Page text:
Pasta Risotto & You

By Nancy Caivano


Getting to the "Root" of the Matter


My absolute favorite time of year is upon us again—lovely, crisp, cool autumn. Every city, every area has its peak times, and autumn in New York is the absolute best time to be here. The humidity of the summer is finally gone, the leaves are starting to turn their beautiful colors and the light foods of the summer give way to the hearty, warming foods of fall.

For this edition, I focus on what I call the "unsung heroes" of produce: root vegetables. These are vegetables that we have all the time and take for granted—carrots, parsnips, onions, celeriac, beets, turnips, and of course, the dizzying array of potatoes, plus their vitamin C packed cousins sweet potatoes and yams. These staples have long tasted like autumn to me. Sure, you have potato salad or maybe vichysoisse in the summer, pickled beets or maybe a carrot and raisin salad too; but when I think of roasted potatoes, or brown sugared carrots or mashed turnips, I definitely think of fall.

Root VegetablesNow, this being a pasta and risotto column, you might be thinking "Potatoes and Pasta or Potatoes and Rice?" Well, don't think I've lost my mind yet! For the pastas, I am using the best thing that ever happened to a potato (or a parsnip): gnocchi — these tender dumplings are one of the world's best comfort foods. As for the risotti, there are many root vegetables that fit in beautifully, whether in their solid form or as a purée.

So for this month's pasta recipes, I present two terrific gnocchi recipes. One is the traditional potato kind, and one is a fabulous, light, baked recipe that uses parsnips instead of potatoes. The first recipe, Potato Gnocchi with Veal Mushroom Sauce is not only traditional, but absolutely delicious as well. The actual gnocchi recipe is very simple and strait forward, using minimal ingredients. The topping is more involved, a savory combination of ground veal, rosemary, tomatoes, red wine and aromatics that make a sublime sauce. The sauce can be made ahead and frozen, and any leftovers are wonderful over pasta. Our other gnocchi, Baked Parsnip Gnocchi, is a very different kind of gnocchi from the traditional potato variety. The dough for this gnocchi is very soft, and it is piped out onto baking sheets with a pastry bag, then baked until crispy and brown. They are a lovely change of pace from more conventional side dishes, or make a perfect starter course all on their own.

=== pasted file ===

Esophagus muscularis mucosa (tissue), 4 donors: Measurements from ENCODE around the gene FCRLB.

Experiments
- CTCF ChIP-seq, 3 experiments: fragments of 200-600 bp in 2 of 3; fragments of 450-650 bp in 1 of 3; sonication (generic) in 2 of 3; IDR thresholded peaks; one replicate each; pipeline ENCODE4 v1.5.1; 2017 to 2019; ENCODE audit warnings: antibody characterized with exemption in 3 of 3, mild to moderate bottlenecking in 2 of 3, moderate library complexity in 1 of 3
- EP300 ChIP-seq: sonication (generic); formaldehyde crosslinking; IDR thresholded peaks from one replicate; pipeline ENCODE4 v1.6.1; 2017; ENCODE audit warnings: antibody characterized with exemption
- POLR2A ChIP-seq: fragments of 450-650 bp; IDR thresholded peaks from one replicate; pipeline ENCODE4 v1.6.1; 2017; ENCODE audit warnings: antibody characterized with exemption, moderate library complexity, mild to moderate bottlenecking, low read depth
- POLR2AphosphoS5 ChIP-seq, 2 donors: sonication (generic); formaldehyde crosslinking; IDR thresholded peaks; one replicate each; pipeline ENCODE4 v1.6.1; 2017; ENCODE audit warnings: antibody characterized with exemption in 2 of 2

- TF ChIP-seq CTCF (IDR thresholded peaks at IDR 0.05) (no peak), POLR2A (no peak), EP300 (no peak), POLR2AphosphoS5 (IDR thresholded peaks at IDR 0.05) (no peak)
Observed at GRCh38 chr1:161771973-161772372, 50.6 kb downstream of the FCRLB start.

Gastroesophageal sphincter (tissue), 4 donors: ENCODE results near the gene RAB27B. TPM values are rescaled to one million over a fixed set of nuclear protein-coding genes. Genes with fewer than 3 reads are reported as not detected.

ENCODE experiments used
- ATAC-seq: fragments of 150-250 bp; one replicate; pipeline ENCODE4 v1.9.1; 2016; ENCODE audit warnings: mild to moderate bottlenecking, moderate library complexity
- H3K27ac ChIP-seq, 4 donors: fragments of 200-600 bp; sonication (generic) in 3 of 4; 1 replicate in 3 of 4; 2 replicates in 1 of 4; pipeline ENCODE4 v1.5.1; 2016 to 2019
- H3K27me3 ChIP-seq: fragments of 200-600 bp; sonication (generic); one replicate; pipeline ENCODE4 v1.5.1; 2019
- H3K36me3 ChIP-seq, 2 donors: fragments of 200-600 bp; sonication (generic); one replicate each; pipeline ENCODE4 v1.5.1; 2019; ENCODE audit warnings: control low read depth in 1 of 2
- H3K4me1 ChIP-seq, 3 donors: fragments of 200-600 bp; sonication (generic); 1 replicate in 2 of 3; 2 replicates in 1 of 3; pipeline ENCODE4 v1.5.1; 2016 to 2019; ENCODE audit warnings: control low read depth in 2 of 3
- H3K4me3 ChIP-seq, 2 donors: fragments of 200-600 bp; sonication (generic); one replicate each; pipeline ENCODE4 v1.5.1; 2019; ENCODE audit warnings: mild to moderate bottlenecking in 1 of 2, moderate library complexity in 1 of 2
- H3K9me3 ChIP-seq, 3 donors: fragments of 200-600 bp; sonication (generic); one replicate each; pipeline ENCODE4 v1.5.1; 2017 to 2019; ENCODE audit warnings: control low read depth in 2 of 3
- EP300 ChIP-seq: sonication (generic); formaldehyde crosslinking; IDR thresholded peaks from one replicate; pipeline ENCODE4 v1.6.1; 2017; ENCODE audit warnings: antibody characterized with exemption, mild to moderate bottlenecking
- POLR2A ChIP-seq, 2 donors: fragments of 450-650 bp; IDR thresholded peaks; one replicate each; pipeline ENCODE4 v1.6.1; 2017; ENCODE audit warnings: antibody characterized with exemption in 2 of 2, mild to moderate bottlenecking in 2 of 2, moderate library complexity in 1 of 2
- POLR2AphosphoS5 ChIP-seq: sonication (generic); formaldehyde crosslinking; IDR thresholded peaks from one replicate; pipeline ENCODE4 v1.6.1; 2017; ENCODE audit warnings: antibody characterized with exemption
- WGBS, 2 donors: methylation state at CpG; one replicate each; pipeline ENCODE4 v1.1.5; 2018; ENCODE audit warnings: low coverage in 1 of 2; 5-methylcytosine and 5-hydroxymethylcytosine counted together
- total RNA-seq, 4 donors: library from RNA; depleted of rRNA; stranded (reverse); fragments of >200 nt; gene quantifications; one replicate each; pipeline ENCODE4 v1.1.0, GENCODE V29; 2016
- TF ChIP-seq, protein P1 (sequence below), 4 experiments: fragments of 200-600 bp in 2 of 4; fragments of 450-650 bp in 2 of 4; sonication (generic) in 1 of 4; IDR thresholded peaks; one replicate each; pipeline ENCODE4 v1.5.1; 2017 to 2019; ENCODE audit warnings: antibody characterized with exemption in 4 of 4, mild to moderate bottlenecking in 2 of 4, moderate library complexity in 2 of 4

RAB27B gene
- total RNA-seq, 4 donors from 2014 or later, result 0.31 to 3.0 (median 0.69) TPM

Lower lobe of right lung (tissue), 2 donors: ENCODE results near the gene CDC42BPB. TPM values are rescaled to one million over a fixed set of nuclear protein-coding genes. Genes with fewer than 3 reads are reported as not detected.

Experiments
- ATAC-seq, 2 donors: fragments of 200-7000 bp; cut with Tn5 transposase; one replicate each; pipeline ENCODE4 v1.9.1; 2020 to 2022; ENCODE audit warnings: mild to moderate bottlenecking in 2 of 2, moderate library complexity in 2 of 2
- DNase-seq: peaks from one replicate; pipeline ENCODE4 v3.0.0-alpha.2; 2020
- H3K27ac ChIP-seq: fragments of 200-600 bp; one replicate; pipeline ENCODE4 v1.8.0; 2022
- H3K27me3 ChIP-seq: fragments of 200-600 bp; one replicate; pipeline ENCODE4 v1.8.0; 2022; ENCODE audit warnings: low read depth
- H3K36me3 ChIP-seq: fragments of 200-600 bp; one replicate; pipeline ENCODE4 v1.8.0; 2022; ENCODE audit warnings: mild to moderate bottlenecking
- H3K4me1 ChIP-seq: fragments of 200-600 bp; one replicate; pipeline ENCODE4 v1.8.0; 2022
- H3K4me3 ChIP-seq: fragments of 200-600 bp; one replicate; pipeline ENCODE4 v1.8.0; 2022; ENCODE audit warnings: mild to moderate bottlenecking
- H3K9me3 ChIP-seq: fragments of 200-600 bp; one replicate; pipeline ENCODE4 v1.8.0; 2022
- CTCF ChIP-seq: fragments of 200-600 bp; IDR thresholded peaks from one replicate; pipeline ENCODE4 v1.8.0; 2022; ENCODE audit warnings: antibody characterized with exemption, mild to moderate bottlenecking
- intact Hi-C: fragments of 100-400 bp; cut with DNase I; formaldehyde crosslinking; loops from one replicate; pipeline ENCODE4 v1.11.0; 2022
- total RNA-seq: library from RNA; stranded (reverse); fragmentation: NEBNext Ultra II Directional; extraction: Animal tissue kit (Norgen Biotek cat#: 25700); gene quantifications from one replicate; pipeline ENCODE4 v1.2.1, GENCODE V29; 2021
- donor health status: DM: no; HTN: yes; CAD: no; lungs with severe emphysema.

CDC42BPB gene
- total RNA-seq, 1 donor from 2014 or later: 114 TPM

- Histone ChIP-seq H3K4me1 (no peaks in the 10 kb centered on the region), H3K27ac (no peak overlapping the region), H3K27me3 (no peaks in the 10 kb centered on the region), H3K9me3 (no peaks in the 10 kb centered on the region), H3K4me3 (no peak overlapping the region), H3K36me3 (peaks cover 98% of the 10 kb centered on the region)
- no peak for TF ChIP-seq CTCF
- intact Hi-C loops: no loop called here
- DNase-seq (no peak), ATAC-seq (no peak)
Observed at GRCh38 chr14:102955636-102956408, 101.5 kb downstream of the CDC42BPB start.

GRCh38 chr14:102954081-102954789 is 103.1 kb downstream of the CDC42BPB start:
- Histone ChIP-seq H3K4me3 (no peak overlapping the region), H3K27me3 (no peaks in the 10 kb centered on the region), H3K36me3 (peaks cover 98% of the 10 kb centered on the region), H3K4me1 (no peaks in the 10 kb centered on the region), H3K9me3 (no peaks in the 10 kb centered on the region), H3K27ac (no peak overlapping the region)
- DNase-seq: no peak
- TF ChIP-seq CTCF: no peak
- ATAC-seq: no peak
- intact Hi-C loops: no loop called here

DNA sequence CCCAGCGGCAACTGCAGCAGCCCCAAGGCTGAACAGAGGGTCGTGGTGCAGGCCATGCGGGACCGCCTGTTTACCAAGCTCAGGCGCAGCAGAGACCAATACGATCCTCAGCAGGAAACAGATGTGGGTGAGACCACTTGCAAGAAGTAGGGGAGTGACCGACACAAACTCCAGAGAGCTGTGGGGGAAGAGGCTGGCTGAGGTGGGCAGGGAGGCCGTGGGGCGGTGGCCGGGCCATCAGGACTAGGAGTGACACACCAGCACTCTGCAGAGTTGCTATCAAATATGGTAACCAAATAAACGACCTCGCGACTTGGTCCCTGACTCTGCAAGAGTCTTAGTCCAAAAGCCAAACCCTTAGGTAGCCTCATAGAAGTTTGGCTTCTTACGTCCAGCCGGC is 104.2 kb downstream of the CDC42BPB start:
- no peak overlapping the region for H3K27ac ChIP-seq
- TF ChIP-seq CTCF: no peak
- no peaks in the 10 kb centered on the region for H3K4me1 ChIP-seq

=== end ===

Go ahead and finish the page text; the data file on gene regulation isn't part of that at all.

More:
For our risotti, we again have two different kinds of recipes. The first, Risotto with Sweet Potato and Pancetta uses roasted sweet potato purée and the terrific, smoky flavor of the pancetta. It has a beautiful orange color, speckled with the darker pancetta that would make it perfect if you were having a Halloween dinner party. Both of the risotti can be a first course, hearty side dish or entree. The other risotto, Risotto with Caramelized Onions and Mushrooms has a sweet and savory flavor that comes from the caramelizing of the onions and the earthy flavor of the mushrooms. The vegetables permeate this dish with the sweet, mellow flavor they get from the deep browning, making it a dish you can't seem to get enough of.

Don't worry—I didn't forget about dessert! This being Halloween month, I thought I would give you a decadent dessert to reward yourself with after traipsing all over the neighborhood with your trick-or-treaters. Or maybe you're having a Halloween party and need a terrific make-ahead dessert. Either way, this one fits the bill. Chocolate-Orange Cheesecake with Orange Glaze is full of luscious, creamy flavors. The rich dark chocolate combines with a triple shot of orange—zest, juice and Grand Marnier—to form a smooth, divine cake, that is then topped with a sweet orange glaze made with marmalade and more Grand Marnier. The dessert can be made ahead of time, since the cheesecake tastes best on the cold side, right from the fridge.

Enjoy the cool weather, Happy Halloween, and I will see you again in November when we'll talk turkey!

Nancy Caivano


Pasta, Risotto and You Archive

This page created October 2000